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Neo (Keanu Reeves)’s transformation at the end of The Matrix Reloaded left him drained of his power, adrift in a no man’s land between the Matrix and the Machine World. While Trinity (Carrie-Anne Moss) holds vigil over Neo’s comatose body, Morpheus (Laurence Fishburne) grapples with the revelation that the One is merely another system of control invented by the architects of the Matrix. The rogue programmer Smith (Hugo Weaving) has cunningly hijacked Bane (Ian Bliss), a member of the hovercraft fleet, and with Smith’s power increasing every second, he is beyond even the control of the Machines, threatening to destroy their empire along with the real world and the Matrix. 

Review by Louise Keller:
A compelling, enigmatic conclusion to the Matrix trilogy, The Matrix Revolutions is an indulgence in style enhanced by breathtaking visuals in a stimulating, densely constructed story. What does it all mean? The Wachowski Brothers know, no doubt, but there is a touch of ‘going too far’, as the plot runs away a little and there is much that confuses. But, it is still an enjoyable trip, fusing together the intricate mix of philosophy, mythology and technology in this battle of good against evil, where issues and questions are left for us to chew over at will. 

There are many levels on which to enjoy this film, from its sheer innovation of production design, special effects and amazingly diverse music score or as fuel from which to speculate on the symbolism of its story. Yes, the Wachowskis have created an extraordinary reality that hooks us from the start. The focus in this final chapter is the thrilling battle against the machines, in which massive, octopus-like metal machines detonate a frenetic attack sequence with all the voracity of a jungle-full of wild tigers.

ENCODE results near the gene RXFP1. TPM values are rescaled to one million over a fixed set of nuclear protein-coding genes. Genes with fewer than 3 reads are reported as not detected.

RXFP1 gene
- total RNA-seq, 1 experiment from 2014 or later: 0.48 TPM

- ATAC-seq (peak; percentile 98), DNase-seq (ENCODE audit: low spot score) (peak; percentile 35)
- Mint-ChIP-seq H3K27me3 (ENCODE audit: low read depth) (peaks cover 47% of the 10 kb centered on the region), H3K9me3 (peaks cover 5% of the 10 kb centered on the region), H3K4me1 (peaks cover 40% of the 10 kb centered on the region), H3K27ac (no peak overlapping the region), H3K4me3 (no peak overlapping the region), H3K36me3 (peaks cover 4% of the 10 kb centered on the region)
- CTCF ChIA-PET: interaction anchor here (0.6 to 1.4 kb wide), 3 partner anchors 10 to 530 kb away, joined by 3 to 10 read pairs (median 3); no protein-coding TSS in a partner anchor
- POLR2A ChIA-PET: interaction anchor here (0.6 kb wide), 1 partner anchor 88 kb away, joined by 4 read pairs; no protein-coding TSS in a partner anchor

The effects are awesome as tension mounts and we are surrounded by an inescapable horror of never-ending aggression. Keanu Reeves, Carrie-Anne Moss and Hugo Weaving are the key magnets and each brings much to their characters. All the characters leave their mark – and even though the alluring Monica Bellucci may only appear in one scene (with one single line of dialogue), she is highly memorable, wearing an impossibly low-cut dress that reveals yet miraculously conceals. Reeves’ Neo offers an appealing mystique through his stillness, while Moss endears us to her Trinity’s purity and devotion. Weaving’s eerily evil agent Mr Smith (and his replicas) makes a splendid villain and one we love to hate. 

The central love-story between Neo and Trinity has a sweet innocence and their moments together are filled with poignancy. But the undisputed highlight is the final encounter between Neo and Mr Smith, when the dazzle of the ‘bullet time’ technique for depicting the action in the style of anime is married with exciting martial arts choreography and wire work. This is a marvellously thrilling sequence, set in a relentless and torrential electrical storm, with the army of Mr Smith clones looking on passively, as the representatives of good and evil fight it out. The most important thing is that we believe in the characters, and perhaps the moral of the story goes something like ‘It’s not always about knowing, but about believing.’